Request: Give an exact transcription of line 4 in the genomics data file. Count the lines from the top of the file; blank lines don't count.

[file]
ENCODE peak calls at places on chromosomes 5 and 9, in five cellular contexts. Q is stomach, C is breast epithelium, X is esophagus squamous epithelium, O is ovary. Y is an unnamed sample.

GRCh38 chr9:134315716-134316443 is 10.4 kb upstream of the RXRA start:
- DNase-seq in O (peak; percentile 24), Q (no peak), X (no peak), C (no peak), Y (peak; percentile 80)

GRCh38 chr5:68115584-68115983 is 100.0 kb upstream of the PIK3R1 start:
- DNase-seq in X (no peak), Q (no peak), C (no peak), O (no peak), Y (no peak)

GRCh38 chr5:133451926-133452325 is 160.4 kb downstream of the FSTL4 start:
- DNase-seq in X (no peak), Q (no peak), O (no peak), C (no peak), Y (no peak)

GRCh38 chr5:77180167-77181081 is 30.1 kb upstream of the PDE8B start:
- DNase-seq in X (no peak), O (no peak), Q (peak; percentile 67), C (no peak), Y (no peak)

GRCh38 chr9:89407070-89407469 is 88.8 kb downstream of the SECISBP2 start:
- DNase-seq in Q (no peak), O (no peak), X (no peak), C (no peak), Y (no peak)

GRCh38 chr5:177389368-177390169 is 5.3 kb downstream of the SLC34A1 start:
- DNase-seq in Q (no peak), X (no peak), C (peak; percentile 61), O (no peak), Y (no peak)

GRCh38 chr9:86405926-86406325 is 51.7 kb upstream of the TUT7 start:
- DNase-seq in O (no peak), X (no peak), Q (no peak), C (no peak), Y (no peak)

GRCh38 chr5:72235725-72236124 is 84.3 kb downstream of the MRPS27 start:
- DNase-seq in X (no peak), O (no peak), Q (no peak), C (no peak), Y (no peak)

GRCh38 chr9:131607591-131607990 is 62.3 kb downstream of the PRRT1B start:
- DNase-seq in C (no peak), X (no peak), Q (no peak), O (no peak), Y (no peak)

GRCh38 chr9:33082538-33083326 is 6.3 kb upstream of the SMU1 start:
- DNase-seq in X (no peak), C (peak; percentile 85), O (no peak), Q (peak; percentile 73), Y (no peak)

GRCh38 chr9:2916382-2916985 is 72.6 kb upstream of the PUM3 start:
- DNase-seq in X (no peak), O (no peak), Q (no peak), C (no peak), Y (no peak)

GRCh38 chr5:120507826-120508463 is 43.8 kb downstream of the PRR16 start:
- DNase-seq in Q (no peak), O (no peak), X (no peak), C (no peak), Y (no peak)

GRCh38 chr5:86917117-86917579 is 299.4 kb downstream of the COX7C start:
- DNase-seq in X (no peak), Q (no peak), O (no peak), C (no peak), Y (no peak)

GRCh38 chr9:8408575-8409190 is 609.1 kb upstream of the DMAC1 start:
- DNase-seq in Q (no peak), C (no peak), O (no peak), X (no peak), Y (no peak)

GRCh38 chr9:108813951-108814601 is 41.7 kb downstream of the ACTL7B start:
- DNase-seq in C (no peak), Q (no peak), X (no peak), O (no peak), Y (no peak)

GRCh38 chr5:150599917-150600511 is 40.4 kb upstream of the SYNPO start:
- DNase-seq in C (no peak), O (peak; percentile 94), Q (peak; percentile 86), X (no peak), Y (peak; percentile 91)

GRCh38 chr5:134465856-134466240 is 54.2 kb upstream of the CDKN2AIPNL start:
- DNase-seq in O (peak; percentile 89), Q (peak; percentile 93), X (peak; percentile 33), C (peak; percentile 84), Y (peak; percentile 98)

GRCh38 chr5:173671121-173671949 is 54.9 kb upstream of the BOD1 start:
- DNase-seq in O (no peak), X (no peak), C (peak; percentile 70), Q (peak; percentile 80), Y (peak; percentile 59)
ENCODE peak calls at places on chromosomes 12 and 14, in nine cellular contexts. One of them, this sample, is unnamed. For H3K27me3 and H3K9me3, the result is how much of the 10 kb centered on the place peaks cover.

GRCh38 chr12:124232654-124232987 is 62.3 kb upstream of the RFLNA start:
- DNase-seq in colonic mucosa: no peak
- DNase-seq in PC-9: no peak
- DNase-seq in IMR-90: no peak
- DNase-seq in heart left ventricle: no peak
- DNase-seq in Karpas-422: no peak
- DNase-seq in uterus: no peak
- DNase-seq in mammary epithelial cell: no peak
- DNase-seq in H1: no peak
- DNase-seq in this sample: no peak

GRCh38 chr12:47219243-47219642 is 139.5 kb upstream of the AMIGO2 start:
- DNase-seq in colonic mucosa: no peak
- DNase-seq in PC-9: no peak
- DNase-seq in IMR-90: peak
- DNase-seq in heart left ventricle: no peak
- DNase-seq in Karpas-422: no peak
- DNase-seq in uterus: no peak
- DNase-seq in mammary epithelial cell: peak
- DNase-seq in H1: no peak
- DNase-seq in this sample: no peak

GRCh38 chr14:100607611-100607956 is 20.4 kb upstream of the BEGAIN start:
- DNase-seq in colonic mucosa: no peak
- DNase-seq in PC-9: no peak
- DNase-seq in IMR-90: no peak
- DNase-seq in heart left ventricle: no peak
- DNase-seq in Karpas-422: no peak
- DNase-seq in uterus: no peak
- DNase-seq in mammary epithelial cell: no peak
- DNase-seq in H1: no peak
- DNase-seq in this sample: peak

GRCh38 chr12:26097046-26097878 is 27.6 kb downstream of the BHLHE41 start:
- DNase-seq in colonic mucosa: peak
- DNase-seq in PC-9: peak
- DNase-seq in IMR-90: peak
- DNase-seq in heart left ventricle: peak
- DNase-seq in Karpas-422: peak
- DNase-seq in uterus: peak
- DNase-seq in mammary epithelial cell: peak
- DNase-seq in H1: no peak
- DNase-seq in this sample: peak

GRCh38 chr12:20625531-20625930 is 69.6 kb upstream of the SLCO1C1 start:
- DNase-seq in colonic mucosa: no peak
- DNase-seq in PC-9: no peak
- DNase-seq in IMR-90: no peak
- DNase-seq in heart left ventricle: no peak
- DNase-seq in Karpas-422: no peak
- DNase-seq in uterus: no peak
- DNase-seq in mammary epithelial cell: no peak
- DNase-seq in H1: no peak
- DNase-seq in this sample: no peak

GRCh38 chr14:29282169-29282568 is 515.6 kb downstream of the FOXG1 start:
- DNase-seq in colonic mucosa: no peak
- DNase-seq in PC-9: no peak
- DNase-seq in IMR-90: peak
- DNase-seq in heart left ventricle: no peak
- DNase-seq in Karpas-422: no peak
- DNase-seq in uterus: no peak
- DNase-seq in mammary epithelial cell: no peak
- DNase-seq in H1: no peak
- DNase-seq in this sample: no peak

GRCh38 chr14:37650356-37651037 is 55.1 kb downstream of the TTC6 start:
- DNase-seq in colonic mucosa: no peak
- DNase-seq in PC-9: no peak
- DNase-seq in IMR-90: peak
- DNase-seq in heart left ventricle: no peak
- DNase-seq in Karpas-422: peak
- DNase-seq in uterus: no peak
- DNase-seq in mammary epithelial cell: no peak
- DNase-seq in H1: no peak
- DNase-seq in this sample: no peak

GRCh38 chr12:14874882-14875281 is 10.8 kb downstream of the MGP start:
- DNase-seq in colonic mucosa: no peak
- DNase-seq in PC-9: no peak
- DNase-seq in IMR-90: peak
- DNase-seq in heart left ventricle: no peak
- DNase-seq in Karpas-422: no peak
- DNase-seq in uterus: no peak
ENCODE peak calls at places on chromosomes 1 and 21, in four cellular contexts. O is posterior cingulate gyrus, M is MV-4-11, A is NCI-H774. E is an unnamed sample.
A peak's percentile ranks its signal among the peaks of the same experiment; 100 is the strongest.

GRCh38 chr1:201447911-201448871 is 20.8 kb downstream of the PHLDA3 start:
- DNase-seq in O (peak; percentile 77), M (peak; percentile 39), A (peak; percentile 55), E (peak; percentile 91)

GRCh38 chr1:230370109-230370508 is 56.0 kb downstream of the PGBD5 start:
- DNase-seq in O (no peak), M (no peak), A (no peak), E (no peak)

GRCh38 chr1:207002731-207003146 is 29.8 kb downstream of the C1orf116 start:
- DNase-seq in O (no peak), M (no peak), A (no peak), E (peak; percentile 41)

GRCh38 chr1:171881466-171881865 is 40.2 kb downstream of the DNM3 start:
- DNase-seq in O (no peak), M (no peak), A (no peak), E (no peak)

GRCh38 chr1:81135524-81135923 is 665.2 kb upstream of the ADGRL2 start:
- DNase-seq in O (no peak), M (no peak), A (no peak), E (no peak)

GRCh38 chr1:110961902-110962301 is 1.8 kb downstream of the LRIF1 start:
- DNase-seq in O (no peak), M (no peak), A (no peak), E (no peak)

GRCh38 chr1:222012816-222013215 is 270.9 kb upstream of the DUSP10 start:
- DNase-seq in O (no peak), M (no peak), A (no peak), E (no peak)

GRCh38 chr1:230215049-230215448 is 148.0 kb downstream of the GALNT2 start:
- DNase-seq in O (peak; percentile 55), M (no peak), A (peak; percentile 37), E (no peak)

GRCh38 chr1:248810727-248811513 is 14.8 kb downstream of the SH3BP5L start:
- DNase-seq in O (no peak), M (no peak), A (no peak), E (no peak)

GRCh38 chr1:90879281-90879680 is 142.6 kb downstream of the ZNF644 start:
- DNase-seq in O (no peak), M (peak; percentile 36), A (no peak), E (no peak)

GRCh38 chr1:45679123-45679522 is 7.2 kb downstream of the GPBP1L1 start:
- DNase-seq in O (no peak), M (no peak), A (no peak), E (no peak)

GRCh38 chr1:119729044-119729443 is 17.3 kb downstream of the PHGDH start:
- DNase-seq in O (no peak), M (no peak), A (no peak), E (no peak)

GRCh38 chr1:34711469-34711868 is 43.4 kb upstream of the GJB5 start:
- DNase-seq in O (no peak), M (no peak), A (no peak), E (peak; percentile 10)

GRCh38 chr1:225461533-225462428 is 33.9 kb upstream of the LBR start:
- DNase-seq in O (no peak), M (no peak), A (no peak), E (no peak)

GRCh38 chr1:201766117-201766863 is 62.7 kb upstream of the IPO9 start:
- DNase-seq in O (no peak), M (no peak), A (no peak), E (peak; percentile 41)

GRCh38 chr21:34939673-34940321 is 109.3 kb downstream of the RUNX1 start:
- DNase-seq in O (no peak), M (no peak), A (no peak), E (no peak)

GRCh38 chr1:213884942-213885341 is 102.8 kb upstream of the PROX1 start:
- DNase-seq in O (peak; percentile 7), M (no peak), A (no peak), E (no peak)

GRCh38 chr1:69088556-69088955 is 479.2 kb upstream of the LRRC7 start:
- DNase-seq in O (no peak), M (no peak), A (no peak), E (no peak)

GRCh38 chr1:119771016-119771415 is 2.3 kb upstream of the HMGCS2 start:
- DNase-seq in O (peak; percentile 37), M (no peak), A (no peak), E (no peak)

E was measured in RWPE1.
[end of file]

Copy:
GRCh38 chr5:68115584-68115983 is 100.0 kb upstream of the PIK3R1 start: